The amount of multimedia that can be saved on your USB stick depends greatly on the quality of the files that are being uploaded. A good example of this would be your regular 90 minute long movie. A DVD ripped film or pirated download will on average be around 700mb in size. A standard quality film from iTunes will be around double that size, approx. 1.5GB and a HD 1080p film download from iTunes can be as large as 5GB.
You get full support for the most popular video standards. The SDI and HDMI connections are multi-rate, so all models handle SD and HD television standards plus the 12G models add extra support for Ultra HD standards. Standard definition formats include NTSC and PAL. 720p HD standards include 720p50 and 59.94p. 1080i HD interlaced formats include 1080i50 and 59.94. 1080p HD formats include 1080p23.98, 24, 25, 29.97, 30, 50, 59.94 and 60p. Plus you can even work in 1080 PsF formats. On the Blackmagic Video Assist 12G models you also get support for Ultra HD formats up to 2160p59.94. On these 12G models you can even record 2K and 4K DCI rates up to 25p for digital film work!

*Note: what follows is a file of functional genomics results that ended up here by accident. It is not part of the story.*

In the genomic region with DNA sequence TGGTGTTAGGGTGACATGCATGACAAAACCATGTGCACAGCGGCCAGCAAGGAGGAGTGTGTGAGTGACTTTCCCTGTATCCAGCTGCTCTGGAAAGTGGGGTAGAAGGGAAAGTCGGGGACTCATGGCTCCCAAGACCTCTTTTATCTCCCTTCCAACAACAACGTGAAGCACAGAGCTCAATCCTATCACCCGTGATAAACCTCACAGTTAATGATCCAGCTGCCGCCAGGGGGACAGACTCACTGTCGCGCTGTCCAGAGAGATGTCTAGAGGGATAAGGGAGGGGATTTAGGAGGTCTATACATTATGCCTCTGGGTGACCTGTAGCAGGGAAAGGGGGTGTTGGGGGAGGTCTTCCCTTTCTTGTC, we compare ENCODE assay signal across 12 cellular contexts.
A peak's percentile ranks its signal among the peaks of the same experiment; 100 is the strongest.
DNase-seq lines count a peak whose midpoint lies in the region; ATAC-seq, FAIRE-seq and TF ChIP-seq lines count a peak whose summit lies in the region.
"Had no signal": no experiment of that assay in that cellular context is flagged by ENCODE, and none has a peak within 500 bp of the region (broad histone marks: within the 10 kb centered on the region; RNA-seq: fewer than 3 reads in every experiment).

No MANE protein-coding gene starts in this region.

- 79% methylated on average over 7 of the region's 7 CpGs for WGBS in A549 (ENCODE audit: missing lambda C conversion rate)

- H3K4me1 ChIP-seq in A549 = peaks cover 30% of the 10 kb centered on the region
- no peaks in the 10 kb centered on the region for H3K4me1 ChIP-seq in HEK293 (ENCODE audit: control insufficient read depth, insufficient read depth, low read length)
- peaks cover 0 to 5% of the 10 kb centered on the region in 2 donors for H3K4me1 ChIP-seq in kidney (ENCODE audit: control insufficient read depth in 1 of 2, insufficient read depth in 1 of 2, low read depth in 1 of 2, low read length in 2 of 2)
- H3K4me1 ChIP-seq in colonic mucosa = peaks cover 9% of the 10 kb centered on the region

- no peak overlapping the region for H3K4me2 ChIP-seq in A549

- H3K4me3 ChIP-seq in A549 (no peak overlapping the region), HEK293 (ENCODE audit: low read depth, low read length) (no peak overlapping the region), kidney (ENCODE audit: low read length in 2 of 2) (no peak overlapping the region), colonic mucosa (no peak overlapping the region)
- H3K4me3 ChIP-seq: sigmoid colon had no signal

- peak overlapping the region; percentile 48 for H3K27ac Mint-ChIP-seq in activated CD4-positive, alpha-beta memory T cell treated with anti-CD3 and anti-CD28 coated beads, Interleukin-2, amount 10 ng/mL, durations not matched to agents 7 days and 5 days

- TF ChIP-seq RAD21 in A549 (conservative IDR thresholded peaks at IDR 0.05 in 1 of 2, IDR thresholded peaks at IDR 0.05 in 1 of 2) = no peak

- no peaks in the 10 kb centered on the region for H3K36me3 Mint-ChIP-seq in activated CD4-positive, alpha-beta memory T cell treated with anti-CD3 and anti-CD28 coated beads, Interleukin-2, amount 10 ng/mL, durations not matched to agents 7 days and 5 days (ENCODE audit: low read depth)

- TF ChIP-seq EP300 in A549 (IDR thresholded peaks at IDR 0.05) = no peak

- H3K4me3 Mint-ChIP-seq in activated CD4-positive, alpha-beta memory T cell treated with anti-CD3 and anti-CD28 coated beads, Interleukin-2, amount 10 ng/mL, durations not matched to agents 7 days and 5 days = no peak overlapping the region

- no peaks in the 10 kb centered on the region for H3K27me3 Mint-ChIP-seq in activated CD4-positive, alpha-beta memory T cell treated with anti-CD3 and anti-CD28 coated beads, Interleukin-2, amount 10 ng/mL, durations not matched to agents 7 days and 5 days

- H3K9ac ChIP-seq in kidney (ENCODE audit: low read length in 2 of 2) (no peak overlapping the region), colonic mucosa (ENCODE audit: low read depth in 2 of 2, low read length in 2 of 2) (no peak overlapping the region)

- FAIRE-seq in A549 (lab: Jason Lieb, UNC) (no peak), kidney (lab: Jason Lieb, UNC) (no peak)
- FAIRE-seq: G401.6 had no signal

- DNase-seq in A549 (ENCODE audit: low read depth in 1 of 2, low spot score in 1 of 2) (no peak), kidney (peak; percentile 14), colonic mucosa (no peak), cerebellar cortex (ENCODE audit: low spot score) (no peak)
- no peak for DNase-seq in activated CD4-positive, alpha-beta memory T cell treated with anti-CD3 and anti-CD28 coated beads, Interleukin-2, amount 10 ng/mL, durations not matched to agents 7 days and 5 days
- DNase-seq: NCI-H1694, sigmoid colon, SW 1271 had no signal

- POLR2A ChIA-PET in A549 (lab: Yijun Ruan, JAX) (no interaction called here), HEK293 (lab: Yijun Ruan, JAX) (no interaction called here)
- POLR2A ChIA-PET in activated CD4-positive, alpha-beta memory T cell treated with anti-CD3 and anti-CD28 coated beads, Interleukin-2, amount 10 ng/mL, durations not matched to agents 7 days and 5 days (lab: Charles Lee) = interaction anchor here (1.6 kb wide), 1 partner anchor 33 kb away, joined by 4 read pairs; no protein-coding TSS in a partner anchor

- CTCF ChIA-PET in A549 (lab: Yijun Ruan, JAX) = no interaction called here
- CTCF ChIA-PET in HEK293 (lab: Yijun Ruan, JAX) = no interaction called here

The Canon EOS 600D / Rebel T3i further blurs the lines between consumer and prosumer DSLR, offering the portability of the former with some of the advanced features of the latter. The vari-angle LCD is the most welcome addition, making perfect sense on a camera that will potentially be used by all the family for both stills and video alike. It may not be the most exciting new DSLR, but the EOS 600D / Rebel T3i does a lot of things for the money, and does most of them very well.The addition of the vari-angle LCD screen, Scene Intelligent Auto mode, Basic+ and Creative Filters, and on-screen Feature Guide all serve to make the EOS 600D more appealing to owners of compacts who have outgrown their camera and want to step-up to something that gives better results without being too complicated. The small, light and friendly EOS 600D fits that bill very well, yet it also offers enough features for both the beginner to grow into and to tempt the more experienced user, most notably 18 megapixels, ISO range of 100-12,800, 63-zone metering sensor, full HD movie mode and built-in wireless flash control. This is a very competent DSLR that allows you to capture incredibly detailed photos without ever getting in the way or spoiling the fun of picture taking. Just make sure you understand that if you are mainly attracted to it by its headline-grabbing resolution, you will need to buy something better than the new 18-55mm kit lens to actually make the most out of all those pixels.The situation is rather less clear if you already own its predecessor, the 550D / T2i. The vari-angle LCD, wireless flash and plethora of hand-holding modes are all very well, but we doubt that any or all of these would or should tempt 550D owners to upgrade - the 7D is a more natural choice. In terms of the competition, things have heated up since the 550D / T2i was launched, with Sony in particular putting the cat amongst the proverbial pigeons with the video-tastic A55, while Nikon's older D3100 looks a little less tempting now in terms of features but is cheaper, not to mention some of the better and crucially smaller compact system cameras. This mid-range area of the market has certainly become very competitive in the last 18 months.Despite that, the Canon EOS 600D / Rebel T3i cleverly occupies a position that's mid-way between the 550D and the 7D without being subjected to a price increase on launch. It's the most capable yet friendly Rebel yet, and easily worthy of our Highly Recommended award. 2b1af7f3a8